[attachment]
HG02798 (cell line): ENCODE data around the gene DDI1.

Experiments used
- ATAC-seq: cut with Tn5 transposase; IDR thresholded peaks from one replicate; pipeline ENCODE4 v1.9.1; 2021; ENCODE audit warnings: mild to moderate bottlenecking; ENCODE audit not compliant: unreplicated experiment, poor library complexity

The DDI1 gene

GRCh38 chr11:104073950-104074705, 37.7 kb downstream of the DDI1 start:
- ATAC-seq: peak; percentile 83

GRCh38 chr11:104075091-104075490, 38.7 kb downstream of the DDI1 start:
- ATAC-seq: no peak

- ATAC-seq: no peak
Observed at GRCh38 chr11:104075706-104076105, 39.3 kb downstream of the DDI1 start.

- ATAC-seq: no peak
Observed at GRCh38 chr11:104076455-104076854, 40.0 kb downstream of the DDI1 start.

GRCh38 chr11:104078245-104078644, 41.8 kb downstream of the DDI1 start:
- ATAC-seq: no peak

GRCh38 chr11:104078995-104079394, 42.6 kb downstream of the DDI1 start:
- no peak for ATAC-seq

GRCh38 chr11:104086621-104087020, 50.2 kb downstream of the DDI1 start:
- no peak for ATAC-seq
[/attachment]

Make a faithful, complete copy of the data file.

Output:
HG02798 (cell line): ENCODE data around the gene DDI1.

Experiments used
- ATAC-seq: cut with Tn5 transposase; IDR thresholded peaks from one replicate; pipeline ENCODE4 v1.9.1; 2021; ENCODE audit warnings: mild to moderate bottlenecking; ENCODE audit not compliant: unreplicated experiment, poor library complexity

The DDI1 gene

GRCh38 chr11:104073950-104074705, 37.7 kb downstream of the DDI1 start:
- ATAC-seq: peak; percentile 83

GRCh38 chr11:104075091-104075490, 38.7 kb downstream of the DDI1 start:
- ATAC-seq: no peak

- ATAC-seq: no peak
Observed at GRCh38 chr11:104075706-104076105, 39.3 kb downstream of the DDI1 start.

- ATAC-seq: no peak
Observed at GRCh38 chr11:104076455-104076854, 40.0 kb downstream of the DDI1 start.

GRCh38 chr11:104078245-104078644, 41.8 kb downstream of the DDI1 start:
- ATAC-seq: no peak

GRCh38 chr11:104078995-104079394, 42.6 kb downstream of the DDI1 start:
- no peak for ATAC-seq

GRCh38 chr11:104086621-104087020, 50.2 kb downstream of the DDI1 start:
- no peak for ATAC-seq